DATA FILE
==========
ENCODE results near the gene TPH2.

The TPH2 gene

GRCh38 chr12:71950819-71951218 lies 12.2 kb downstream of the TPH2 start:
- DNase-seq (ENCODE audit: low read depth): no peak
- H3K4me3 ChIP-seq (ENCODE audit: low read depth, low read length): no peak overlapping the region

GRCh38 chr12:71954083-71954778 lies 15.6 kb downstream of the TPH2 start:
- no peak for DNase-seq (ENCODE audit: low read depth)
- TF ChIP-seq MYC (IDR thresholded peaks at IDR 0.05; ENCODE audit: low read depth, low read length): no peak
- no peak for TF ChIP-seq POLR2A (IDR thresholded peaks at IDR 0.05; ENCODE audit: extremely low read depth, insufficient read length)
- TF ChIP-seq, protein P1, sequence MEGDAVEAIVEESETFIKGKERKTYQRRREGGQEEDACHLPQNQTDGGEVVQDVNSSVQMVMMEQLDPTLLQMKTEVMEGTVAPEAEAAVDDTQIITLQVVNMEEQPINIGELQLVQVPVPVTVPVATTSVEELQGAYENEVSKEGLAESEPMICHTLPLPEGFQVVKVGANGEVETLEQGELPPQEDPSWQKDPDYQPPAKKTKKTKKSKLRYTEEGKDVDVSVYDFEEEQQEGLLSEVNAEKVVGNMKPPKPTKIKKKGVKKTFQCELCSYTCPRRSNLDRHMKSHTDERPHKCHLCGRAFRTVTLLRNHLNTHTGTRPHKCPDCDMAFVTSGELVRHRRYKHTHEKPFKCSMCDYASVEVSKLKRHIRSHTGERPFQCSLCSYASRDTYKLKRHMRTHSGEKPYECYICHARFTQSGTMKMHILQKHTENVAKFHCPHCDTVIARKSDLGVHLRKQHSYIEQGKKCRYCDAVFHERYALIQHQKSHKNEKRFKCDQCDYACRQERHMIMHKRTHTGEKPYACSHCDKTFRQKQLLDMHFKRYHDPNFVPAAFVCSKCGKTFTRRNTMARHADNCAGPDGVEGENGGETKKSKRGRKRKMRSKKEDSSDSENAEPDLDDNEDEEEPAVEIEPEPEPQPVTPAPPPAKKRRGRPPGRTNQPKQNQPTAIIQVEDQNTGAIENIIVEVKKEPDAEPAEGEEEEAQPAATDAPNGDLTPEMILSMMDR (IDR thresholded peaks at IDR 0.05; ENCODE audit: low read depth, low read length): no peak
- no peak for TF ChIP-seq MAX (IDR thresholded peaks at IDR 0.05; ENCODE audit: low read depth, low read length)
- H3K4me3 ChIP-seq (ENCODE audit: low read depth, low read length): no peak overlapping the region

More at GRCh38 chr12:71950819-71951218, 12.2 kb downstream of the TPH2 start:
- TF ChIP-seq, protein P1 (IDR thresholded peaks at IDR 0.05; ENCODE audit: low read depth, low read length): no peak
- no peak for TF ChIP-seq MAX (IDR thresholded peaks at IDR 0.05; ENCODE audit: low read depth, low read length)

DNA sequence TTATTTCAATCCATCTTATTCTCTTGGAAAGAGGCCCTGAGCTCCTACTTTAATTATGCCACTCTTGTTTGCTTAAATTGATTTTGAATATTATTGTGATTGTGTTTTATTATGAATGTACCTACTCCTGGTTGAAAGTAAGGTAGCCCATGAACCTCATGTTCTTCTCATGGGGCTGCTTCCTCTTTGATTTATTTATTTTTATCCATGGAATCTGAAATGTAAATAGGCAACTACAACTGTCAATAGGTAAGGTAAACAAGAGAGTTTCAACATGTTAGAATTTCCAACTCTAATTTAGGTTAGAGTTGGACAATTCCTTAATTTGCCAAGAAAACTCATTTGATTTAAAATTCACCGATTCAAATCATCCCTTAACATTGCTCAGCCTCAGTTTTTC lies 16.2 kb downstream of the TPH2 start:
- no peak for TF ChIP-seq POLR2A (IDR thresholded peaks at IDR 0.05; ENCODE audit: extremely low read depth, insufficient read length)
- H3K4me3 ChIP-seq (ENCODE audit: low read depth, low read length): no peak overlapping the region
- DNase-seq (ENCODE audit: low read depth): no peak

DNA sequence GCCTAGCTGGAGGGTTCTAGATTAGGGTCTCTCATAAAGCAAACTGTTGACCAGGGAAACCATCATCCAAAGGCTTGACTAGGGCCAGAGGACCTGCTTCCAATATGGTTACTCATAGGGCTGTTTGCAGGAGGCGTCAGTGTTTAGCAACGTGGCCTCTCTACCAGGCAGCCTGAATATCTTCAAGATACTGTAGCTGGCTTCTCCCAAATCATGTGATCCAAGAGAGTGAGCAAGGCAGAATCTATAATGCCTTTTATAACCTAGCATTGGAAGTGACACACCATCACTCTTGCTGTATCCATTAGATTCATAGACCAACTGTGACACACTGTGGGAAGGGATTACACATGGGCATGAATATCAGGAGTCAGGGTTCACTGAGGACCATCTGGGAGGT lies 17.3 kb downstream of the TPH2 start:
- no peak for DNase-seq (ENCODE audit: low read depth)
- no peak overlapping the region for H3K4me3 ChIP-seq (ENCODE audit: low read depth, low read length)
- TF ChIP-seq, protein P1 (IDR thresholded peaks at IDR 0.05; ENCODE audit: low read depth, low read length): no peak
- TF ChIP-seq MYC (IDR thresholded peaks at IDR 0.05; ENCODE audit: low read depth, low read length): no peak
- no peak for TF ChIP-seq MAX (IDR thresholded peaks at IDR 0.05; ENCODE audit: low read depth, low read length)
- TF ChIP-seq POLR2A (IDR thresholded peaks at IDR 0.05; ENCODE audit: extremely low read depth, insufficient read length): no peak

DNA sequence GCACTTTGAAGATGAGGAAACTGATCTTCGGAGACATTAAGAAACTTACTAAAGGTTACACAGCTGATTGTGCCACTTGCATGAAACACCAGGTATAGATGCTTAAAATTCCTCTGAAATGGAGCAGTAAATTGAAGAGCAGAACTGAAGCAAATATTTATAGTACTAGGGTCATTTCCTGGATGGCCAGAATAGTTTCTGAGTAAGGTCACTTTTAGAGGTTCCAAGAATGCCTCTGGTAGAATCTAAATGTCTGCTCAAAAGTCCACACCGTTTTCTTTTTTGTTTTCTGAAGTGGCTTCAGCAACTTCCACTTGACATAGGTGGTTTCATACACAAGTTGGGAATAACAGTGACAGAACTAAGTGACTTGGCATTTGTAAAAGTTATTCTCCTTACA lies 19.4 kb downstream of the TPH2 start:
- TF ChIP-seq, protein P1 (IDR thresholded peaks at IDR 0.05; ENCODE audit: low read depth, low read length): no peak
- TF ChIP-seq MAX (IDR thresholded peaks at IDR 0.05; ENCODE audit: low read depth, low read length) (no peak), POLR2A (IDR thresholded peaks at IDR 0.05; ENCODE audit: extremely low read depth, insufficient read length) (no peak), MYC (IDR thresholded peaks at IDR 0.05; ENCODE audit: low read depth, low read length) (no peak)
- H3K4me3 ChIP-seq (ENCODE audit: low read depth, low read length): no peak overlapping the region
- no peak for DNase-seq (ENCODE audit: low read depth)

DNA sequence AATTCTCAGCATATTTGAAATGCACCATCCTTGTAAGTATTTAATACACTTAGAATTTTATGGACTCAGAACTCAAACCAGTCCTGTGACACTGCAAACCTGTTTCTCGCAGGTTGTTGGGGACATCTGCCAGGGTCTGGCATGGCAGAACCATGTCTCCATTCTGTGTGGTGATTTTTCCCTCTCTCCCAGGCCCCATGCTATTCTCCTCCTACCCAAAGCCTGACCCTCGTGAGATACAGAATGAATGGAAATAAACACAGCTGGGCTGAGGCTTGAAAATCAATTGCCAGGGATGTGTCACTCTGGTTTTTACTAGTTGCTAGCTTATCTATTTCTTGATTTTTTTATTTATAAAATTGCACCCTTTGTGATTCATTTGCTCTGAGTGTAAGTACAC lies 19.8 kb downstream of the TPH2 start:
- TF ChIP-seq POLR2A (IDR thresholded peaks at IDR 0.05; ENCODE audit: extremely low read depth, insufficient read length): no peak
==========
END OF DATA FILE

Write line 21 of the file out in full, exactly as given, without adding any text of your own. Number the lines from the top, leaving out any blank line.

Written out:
- no peak for DNase-seq (ENCODE audit: low read depth)